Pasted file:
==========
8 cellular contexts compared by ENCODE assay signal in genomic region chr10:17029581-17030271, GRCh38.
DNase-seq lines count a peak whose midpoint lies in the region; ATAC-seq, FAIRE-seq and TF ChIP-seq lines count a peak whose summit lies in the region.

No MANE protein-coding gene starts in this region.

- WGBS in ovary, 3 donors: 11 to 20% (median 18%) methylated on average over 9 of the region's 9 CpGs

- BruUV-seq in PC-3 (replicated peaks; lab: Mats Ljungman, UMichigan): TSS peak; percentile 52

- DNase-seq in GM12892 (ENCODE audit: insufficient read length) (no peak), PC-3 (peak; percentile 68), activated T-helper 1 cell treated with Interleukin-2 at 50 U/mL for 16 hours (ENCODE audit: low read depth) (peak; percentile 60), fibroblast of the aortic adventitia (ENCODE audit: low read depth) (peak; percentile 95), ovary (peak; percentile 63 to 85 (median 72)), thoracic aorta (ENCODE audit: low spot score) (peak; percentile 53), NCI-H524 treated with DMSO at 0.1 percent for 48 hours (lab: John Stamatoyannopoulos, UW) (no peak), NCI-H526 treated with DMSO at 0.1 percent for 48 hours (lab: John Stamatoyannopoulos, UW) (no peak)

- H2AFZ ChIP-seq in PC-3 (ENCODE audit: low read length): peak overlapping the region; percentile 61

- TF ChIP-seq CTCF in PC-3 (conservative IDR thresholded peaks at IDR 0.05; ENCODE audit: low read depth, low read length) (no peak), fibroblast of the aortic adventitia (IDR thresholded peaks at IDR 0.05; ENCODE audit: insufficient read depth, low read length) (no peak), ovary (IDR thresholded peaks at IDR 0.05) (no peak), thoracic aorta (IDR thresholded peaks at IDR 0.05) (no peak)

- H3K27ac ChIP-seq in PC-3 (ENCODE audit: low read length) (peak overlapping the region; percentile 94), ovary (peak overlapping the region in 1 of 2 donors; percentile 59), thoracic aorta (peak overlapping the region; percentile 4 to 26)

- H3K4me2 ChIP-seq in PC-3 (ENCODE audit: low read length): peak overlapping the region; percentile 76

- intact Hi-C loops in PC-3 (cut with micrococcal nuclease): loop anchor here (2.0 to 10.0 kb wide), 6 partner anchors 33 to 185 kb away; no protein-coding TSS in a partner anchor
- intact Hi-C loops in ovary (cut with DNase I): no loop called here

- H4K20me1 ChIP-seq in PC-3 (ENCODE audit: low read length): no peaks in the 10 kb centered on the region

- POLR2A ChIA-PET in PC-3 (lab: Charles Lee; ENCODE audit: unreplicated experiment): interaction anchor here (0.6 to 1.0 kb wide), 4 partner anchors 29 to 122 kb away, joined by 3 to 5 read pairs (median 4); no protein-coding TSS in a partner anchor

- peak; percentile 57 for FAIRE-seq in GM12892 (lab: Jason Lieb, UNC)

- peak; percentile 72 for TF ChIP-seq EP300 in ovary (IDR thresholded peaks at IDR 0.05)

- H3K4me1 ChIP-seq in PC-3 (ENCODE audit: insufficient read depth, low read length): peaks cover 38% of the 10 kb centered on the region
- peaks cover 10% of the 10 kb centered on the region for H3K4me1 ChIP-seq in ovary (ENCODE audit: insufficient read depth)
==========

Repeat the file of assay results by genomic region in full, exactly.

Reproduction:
8 cellular contexts compared by ENCODE assay signal in genomic region chr10:17029581-17030271, GRCh38.
DNase-seq lines count a peak whose midpoint lies in the region; ATAC-seq, FAIRE-seq and TF ChIP-seq lines count a peak whose summit lies in the region.

No MANE protein-coding gene starts in this region.

- WGBS in ovary, 3 donors: 11 to 20% (median 18%) methylated on average over 9 of the region's 9 CpGs

- BruUV-seq in PC-3 (replicated peaks; lab: Mats Ljungman, UMichigan): TSS peak; percentile 52

- DNase-seq in GM12892 (ENCODE audit: insufficient read length) (no peak), PC-3 (peak; percentile 68), activated T-helper 1 cell treated with Interleukin-2 at 50 U/mL for 16 hours (ENCODE audit: low read depth) (peak; percentile 60), fibroblast of the aortic adventitia (ENCODE audit: low read depth) (peak; percentile 95), ovary (peak; percentile 63 to 85 (median 72)), thoracic aorta (ENCODE audit: low spot score) (peak; percentile 53), NCI-H524 treated with DMSO at 0.1 percent for 48 hours (lab: John Stamatoyannopoulos, UW) (no peak), NCI-H526 treated with DMSO at 0.1 percent for 48 hours (lab: John Stamatoyannopoulos, UW) (no peak)

- H2AFZ ChIP-seq in PC-3 (ENCODE audit: low read length): peak overlapping the region; percentile 61

- TF ChIP-seq CTCF in PC-3 (conservative IDR thresholded peaks at IDR 0.05; ENCODE audit: low read depth, low read length) (no peak), fibroblast of the aortic adventitia (IDR thresholded peaks at IDR 0.05; ENCODE audit: insufficient read depth, low read length) (no peak), ovary (IDR thresholded peaks at IDR 0.05) (no peak), thoracic aorta (IDR thresholded peaks at IDR 0.05) (no peak)

- H3K27ac ChIP-seq in PC-3 (ENCODE audit: low read length) (peak overlapping the region; percentile 94), ovary (peak overlapping the region in 1 of 2 donors; percentile 59), thoracic aorta (peak overlapping the region; percentile 4 to 26)

- H3K4me2 ChIP-seq in PC-3 (ENCODE audit: low read length): peak overlapping the region; percentile 76

- intact Hi-C loops in PC-3 (cut with micrococcal nuclease): loop anchor here (2.0 to 10.0 kb wide), 6 partner anchors 33 to 185 kb away; no protein-coding TSS in a partner anchor
- intact Hi-C loops in ovary (cut with DNase I): no loop called here

- H4K20me1 ChIP-seq in PC-3 (ENCODE audit: low read length): no peaks in the 10 kb centered on the region

- POLR2A ChIA-PET in PC-3 (lab: Charles Lee; ENCODE audit: unreplicated experiment): interaction anchor here (0.6 to 1.0 kb wide), 4 partner anchors 29 to 122 kb away, joined by 3 to 5 read pairs (median 4); no protein-coding TSS in a partner anchor

- peak; percentile 57 for FAIRE-seq in GM12892 (lab: Jason Lieb, UNC)

- peak; percentile 72 for TF ChIP-seq EP300 in ovary (IDR thresholded peaks at IDR 0.05)

- H3K4me1 ChIP-seq in PC-3 (ENCODE audit: insufficient read depth, low read length): peaks cover 38% of the 10 kb centered on the region
- peaks cover 10% of the 10 kb centered on the region for H3K4me1 ChIP-seq in ovary (ENCODE audit: insufficient read depth)